3. Morgenstern L: Nonparasitic splenic cysts: pathogenesis, classification and treatment. J Am Coll Surg. 2002, 194: 306-314. 10.1016/S1072-7515(01)01178-4.View ArticlePubMedGoogle Scholar
  4. Tsakayannis DE, Kristen M, Kozakewich HP, Shamberger R: Splenic preservation in the management of splenic epidermoid cysts in children. J Pediatr Surg. 1995, 30: 1468-1470. 10.1016/0022-3468(95)90409-3.View ArticlePubMedGoogle Scholar
  5. Gianom D, Wildisen A, Hotz T, Goti F, Decurtins M: Open and laparoscopic treatment of nonparasitic splenic cysts. Dig Surg. 2003, 20: 74-78. 10.1159/000068860.View ArticlePubMedGoogle Scholar
  6. Masatoshi K, Masaomi Y, Katsuya M, Tetsunobu U, Minoru Mizuta, Kazutyo S: Familial epidermoid cysts of the spleen: Report of two cases. Surg Today. 2006, 36: 853-856. 10.1007/s00595-006-3244-3.View ArticleGoogle Scholar
  7. Palanivelu C, Rangarajan M, Madankumar MV, John SJ: Laparoscopic internal marsupialization for large nonparasitic splenic cysts: effective organ preserving technique. World J Surg. 2008, 32: 20-25. 10.1007/s00268-007-9258-1.View ArticlePubMedGoogle Scholar
  8. Hulzebos CV, Leemans R, Halma C, De Vries TW: Splenic epithelial cysts and splenomegaly: diagnosis and management. Neth J Med. 1998, 53: 80-84. 10.1016/S0300-2977(98)00057-6.View ArticlePubMedGoogle Scholar
  9. Fisher JC, Gurung B, Cowles RA: Recurrence after laparoscopic excision of nonparasitic splenic cysts. J Pediatr Surg. 2008, 43: 1644-1648. 10.1016/j.jpedsurg.2007.12.052.View ArticlePubMedGoogle Scholar
  10. Mertens J, Penninks F, DeWever I, Topal B: Long-term outcome after surgical treatment of nonparasitic splenic cysts. Surg Endosc. 2007, 21: 2006-2008. 10.1007/s00464-005-0039-3.View ArticleGoogle Scholar
  11. Wu SC, Wang CC, Yong CC: Partial splenectomy for benign splenic cysts with the aid of a Lin clamp: Technical note. World J Surg. 2007, 11: 2144-2147. 10.1007/s00268-007-9240-y.View ArticleGoogle Scholar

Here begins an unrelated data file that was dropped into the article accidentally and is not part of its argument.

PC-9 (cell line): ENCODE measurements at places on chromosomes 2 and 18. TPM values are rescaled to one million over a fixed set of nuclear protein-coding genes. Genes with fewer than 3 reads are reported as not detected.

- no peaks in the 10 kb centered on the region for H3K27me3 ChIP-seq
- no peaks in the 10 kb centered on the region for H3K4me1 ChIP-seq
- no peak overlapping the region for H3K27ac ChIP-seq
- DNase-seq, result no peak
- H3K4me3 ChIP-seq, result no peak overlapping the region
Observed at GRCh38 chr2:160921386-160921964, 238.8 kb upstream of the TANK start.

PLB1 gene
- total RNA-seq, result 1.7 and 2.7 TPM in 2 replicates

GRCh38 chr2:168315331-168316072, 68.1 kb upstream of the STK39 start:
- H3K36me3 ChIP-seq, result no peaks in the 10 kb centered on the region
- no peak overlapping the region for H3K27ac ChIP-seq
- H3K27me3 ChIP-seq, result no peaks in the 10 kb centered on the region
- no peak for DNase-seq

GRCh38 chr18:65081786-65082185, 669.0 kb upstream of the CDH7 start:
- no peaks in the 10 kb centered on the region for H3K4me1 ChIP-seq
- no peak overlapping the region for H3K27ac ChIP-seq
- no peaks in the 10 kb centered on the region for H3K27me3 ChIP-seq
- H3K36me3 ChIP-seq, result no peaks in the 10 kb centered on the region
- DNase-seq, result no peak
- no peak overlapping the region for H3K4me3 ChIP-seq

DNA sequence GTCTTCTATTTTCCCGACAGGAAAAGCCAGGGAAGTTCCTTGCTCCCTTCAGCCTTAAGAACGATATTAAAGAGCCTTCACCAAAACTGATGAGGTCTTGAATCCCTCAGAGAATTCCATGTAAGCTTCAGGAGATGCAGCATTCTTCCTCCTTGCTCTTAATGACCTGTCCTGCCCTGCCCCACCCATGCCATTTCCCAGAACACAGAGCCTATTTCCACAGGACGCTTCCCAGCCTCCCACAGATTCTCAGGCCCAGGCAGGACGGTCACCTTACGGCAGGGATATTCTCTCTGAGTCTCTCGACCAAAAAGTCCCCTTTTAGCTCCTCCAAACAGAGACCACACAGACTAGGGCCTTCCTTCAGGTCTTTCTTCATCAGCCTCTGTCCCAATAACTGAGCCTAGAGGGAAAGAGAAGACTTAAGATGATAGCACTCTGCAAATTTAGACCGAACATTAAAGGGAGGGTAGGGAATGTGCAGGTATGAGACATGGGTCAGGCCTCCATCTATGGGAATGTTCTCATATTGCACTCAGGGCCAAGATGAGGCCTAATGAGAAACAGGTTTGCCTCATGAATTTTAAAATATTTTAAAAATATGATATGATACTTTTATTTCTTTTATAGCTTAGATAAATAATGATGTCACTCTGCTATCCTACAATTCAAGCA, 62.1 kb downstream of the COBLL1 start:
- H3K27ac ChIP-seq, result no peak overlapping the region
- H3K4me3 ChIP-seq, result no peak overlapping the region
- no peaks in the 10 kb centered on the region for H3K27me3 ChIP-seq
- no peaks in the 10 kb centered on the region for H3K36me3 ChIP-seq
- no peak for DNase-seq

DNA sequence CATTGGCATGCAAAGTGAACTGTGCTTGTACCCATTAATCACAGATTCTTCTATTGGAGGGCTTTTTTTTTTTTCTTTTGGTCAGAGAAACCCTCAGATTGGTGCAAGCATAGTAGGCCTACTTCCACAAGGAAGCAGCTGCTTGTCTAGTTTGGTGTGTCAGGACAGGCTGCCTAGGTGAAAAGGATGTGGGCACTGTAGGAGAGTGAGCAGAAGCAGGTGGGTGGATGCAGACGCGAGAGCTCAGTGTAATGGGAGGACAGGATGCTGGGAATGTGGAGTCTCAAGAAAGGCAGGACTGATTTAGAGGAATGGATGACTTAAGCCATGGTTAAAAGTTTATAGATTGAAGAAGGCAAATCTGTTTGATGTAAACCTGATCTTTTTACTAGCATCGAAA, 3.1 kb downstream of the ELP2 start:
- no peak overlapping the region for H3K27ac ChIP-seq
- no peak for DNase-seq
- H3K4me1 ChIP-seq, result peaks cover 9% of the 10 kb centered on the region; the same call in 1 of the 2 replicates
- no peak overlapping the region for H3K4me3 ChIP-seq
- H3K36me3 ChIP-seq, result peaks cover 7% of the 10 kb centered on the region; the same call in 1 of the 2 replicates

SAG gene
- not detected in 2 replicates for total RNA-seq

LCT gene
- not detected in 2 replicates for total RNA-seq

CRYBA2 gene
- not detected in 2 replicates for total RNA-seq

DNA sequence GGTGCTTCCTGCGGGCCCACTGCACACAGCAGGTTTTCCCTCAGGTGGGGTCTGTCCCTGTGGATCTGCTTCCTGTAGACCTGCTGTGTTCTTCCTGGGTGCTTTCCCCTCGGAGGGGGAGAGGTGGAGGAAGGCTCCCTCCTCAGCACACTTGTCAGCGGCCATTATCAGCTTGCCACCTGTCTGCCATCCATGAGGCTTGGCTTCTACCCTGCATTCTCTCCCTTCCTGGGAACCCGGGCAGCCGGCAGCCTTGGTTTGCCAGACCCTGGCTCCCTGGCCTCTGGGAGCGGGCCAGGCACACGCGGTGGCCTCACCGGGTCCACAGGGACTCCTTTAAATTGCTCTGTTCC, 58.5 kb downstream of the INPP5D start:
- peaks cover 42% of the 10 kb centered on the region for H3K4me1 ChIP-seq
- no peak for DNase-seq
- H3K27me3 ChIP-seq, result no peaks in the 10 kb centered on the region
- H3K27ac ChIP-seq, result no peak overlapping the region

12. Ehrlich P, Jamieson CG: Nonparasitic splenic cysts: a case report and review. Can J Surg. 1990, 33: 306-308.PubMedGoogle Scholar
  13. Lifshits I, Valetskii V, Zaichenko P, Savitskii R, Sychev V, Iarovoi AV: Splenic resection for the spleen cyst. Klin Khir. 2008, 6: 24-26.PubMedGoogle Scholar
  14. Marescaux J, Anselm Y, D'Escurac X, Doffoel M, Sibilly A: Splenic pseudocysts. A propos of a case. J Chir (Paris). 1986, 123: 352-357.Google Scholar
  15. Czauderma P, Vajda P, Schaarschmidt K, Kalman A, Jainshc M, Engelis A, Lewicki K, Verebely T, Koltai J, Petersons A, Pinter AB: Nonparasitic splenic cysts in children: a multicentric study. Eur J Pediatr Surg. 2006, 16: 415-419. 10.1055/s-2006-924748.View ArticleGoogle Scholar
  16. Krasniqi A, Hoxha FT, Nuhiu B, Bicaj B, Bruqi B, Tanaj H, Spahija G, Plakolli N, Limani D: Results of different surgical methods in management of hepatic hydatidosis. Med Arh. 2006, 60: 23-25.PubMedGoogle Scholar
  17. Gumbs AA, Bouhanna P, Bar-Zakai B, Briennon X, Gayet B: Laparoscopic partial splenectomy using radiofrequency ablation. J Laparoendosc Adv Surg Tech A. 2008, 18: 611-613. 10.1089/lap.2007.0194.View ArticlePubMedGoogle Scholar
  18. McColl RJ, Hochman DJ, Sample C: Laparoscopic management of splenic cysts: marsupializtion, cavity lining with surgical and ometoplasty to prevent recurrence. Surg Laparosc Endosc Percutan Tech. 2007, 17: 455-458. 10.1097/SLE.0b013e31811ea2d2.View ArticlePubMedGoogle Scholar

Copyright

© licensee BioMed Central Ltd. 2009

This article is published under license to BioMed Central Ltd. This is an Open Access article distributed under the terms of the Creative Commons Attribution License (http://creativecommons.org/licenses/by/3.0), which permits unrestricted use, distribution, and reproduction in any medium, provided the original work is properly cited.

Advertisement